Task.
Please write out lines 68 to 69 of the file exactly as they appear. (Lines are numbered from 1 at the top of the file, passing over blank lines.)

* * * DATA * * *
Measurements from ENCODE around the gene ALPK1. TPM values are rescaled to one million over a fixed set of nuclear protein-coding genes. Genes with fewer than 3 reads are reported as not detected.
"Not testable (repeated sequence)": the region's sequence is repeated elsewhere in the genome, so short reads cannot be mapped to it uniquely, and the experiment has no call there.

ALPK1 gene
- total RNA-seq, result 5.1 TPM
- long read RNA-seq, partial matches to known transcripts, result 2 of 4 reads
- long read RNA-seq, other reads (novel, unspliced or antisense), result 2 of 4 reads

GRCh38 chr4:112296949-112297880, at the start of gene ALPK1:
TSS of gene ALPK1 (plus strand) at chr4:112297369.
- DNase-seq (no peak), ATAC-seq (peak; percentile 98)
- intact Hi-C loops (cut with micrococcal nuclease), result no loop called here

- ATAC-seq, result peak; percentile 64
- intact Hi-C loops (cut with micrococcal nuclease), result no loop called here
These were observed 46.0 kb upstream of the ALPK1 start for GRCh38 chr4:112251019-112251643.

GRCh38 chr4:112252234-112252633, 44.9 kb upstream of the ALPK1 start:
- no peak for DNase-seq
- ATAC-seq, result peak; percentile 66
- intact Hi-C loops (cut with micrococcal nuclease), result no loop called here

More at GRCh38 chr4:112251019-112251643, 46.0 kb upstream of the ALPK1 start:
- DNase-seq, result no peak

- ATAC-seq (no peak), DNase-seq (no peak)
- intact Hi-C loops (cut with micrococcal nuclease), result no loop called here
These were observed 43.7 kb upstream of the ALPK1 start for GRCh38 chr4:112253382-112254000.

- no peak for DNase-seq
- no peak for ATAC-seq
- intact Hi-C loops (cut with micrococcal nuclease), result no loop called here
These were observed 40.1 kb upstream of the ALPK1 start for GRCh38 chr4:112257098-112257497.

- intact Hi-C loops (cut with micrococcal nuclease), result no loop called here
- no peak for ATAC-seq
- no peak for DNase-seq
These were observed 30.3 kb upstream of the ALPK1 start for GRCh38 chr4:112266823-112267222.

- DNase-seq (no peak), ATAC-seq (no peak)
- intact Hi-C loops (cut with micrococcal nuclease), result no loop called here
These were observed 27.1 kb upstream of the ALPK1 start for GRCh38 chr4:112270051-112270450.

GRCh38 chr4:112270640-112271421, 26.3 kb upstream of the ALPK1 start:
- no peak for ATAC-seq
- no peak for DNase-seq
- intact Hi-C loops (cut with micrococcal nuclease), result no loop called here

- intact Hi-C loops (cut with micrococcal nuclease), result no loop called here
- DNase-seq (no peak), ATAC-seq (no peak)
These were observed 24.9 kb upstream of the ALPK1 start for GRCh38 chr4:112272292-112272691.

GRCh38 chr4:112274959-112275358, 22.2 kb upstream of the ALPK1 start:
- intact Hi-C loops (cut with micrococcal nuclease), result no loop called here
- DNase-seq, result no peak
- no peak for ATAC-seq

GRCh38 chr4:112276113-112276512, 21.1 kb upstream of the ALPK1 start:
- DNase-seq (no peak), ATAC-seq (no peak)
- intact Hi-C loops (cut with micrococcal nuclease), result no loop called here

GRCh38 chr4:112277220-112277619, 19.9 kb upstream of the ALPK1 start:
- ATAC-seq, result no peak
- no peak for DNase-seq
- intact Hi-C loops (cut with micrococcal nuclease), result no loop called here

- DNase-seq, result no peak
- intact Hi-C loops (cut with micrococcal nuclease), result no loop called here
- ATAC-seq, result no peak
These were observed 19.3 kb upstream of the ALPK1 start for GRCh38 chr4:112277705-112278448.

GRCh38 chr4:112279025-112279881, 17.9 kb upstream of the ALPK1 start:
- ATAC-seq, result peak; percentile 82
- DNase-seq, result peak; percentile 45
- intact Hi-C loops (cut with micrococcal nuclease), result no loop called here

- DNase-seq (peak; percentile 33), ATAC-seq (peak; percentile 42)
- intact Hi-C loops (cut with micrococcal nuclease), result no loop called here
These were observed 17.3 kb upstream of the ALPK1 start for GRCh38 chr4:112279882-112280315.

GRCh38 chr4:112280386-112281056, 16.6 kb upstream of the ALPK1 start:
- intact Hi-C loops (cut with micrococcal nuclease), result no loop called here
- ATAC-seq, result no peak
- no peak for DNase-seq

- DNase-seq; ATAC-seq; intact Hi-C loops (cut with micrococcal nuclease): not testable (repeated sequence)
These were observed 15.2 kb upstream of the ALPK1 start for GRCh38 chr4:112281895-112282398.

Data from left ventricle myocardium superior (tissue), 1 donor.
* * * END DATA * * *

These were observed 15.2 kb upstream of the ALPK1 start for GRCh38 chr4:112281895-112282398.

Data from left ventricle myocardium superior (tissue), 1 donor.